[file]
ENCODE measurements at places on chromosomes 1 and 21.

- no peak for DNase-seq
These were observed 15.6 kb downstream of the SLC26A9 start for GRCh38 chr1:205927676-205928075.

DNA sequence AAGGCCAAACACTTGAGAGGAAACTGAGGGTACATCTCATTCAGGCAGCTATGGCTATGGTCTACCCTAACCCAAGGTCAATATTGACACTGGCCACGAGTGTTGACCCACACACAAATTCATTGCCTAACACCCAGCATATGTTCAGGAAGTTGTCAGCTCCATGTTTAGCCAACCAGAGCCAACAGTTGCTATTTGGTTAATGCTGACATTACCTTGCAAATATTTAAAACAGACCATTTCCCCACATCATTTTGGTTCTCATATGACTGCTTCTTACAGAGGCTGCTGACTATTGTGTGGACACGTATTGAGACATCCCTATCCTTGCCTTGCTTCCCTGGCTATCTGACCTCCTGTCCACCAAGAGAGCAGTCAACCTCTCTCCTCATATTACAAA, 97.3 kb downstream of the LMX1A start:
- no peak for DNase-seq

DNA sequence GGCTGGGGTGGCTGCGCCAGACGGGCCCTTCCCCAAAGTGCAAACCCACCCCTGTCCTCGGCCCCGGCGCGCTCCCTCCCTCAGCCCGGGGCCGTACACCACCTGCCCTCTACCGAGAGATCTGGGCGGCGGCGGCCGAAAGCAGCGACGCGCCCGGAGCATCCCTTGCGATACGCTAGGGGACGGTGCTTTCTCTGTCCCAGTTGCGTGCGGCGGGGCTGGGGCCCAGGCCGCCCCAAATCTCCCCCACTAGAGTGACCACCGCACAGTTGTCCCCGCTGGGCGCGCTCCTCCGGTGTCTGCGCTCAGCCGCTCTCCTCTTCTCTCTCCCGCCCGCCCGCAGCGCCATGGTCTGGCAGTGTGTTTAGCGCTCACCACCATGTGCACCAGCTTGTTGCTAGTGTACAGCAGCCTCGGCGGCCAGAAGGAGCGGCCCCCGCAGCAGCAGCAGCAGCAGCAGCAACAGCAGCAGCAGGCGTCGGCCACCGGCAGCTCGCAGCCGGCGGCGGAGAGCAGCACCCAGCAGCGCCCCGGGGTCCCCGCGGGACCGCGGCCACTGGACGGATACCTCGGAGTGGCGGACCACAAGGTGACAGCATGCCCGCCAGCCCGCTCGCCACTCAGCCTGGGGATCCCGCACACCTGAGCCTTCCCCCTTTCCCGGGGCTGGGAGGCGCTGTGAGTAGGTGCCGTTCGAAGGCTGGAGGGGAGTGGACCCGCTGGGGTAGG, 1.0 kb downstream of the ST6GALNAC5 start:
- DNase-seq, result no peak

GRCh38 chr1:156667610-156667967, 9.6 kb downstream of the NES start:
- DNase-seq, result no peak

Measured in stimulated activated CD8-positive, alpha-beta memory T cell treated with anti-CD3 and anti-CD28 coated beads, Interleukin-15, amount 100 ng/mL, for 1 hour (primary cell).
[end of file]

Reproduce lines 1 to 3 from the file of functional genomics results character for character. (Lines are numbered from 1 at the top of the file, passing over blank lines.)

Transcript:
ENCODE measurements at places on chromosomes 1 and 21.

- no peak for DNase-seq
These were observed 15.6 kb downstream of the SLC26A9 start for GRCh38 chr1:205927676-205928075.